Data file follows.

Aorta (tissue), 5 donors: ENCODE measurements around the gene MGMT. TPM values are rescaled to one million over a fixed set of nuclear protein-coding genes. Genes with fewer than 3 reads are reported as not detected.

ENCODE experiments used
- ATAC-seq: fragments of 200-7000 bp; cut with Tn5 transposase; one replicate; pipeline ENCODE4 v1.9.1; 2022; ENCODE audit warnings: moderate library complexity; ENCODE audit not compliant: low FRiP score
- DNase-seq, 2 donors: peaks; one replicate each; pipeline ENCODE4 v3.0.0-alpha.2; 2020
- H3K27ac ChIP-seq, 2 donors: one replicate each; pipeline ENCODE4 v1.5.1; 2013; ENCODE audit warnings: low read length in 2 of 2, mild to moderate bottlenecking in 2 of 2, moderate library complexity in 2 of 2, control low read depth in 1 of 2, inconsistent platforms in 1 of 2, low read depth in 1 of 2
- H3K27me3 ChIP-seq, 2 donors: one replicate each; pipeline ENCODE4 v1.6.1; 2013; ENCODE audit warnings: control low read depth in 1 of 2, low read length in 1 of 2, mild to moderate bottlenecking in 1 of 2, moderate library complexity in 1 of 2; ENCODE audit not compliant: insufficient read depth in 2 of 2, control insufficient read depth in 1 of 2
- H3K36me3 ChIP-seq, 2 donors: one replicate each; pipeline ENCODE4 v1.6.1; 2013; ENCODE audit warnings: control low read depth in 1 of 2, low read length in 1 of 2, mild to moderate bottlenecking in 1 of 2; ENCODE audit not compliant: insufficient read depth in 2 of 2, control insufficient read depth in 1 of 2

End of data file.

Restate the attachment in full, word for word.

Aorta (tissue), 5 donors: ENCODE measurements around the gene MGMT. TPM values are rescaled to one million over a fixed set of nuclear protein-coding genes. Genes with fewer than 3 reads are reported as not detected.

ENCODE experiments used
- ATAC-seq: fragments of 200-7000 bp; cut with Tn5 transposase; one replicate; pipeline ENCODE4 v1.9.1; 2022; ENCODE audit warnings: moderate library complexity; ENCODE audit not compliant: low FRiP score
- DNase-seq, 2 donors: peaks; one replicate each; pipeline ENCODE4 v3.0.0-alpha.2; 2020
- H3K27ac ChIP-seq, 2 donors: one replicate each; pipeline ENCODE4 v1.5.1; 2013; ENCODE audit warnings: low read length in 2 of 2, mild to moderate bottlenecking in 2 of 2, moderate library complexity in 2 of 2, control low read depth in 1 of 2, inconsistent platforms in 1 of 2, low read depth in 1 of 2
- H3K27me3 ChIP-seq, 2 donors: one replicate each; pipeline ENCODE4 v1.6.1; 2013; ENCODE audit warnings: control low read depth in 1 of 2, low read length in 1 of 2, mild to moderate bottlenecking in 1 of 2, moderate library complexity in 1 of 2; ENCODE audit not compliant: insufficient read depth in 2 of 2, control insufficient read depth in 1 of 2
- H3K36me3 ChIP-seq, 2 donors: one replicate each; pipeline ENCODE4 v1.6.1; 2013; ENCODE audit warnings: control low read depth in 1 of 2, low read length in 1 of 2, mild to moderate bottlenecking in 1 of 2; ENCODE audit not compliant: insufficient read depth in 2 of 2, control insufficient read depth in 1 of 2